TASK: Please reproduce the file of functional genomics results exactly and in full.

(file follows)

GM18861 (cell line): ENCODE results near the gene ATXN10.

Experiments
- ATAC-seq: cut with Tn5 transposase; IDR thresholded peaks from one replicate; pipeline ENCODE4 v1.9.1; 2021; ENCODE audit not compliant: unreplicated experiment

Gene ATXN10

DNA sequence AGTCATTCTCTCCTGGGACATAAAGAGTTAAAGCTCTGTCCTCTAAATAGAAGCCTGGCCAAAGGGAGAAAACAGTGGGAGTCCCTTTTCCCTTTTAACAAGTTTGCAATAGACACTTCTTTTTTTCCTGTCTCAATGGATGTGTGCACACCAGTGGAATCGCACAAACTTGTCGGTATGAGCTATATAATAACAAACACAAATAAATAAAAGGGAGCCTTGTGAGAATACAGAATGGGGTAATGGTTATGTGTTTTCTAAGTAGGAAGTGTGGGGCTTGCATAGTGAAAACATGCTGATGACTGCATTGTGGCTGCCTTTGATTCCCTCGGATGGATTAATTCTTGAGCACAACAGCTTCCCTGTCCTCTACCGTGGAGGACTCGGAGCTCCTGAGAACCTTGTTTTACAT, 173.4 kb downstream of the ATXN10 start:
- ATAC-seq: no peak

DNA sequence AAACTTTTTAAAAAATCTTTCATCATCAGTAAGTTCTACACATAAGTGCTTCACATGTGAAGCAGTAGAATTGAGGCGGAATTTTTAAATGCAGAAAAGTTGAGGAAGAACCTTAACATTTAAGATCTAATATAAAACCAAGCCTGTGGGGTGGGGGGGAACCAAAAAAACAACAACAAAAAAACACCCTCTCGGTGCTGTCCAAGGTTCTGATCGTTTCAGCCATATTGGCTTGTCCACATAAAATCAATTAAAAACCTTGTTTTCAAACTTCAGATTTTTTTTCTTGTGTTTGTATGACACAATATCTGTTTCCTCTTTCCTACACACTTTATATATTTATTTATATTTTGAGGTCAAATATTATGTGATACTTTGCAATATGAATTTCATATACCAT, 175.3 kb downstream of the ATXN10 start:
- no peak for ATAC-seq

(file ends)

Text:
GM18861 (cell line): ENCODE results near the gene ATXN10.

Experiments
- ATAC-seq: cut with Tn5 transposase; IDR thresholded peaks from one replicate; pipeline ENCODE4 v1.9.1; 2021; ENCODE audit not compliant: unreplicated experiment

Gene ATXN10

DNA sequence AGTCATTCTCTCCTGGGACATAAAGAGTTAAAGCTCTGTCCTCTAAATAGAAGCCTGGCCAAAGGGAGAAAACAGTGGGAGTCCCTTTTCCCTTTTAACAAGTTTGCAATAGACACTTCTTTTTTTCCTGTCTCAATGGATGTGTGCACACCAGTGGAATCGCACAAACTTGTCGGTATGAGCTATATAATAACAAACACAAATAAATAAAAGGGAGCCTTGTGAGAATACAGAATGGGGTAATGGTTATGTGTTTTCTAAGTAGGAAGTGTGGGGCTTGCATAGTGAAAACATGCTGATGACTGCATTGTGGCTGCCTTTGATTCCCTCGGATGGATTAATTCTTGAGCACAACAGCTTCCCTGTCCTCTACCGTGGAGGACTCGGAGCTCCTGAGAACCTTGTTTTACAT, 173.4 kb downstream of the ATXN10 start:
- ATAC-seq: no peak

DNA sequence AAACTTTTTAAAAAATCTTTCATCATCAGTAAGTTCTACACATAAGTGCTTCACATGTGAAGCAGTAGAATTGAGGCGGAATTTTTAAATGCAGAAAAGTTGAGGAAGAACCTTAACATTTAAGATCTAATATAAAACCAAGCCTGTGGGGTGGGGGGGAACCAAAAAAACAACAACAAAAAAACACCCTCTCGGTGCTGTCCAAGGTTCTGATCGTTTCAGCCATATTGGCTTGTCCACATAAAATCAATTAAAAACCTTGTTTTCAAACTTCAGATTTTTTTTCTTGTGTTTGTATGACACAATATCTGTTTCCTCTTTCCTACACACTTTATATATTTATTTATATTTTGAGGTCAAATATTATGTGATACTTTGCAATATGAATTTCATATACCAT, 175.3 kb downstream of the ATXN10 start:
- no peak for ATAC-seq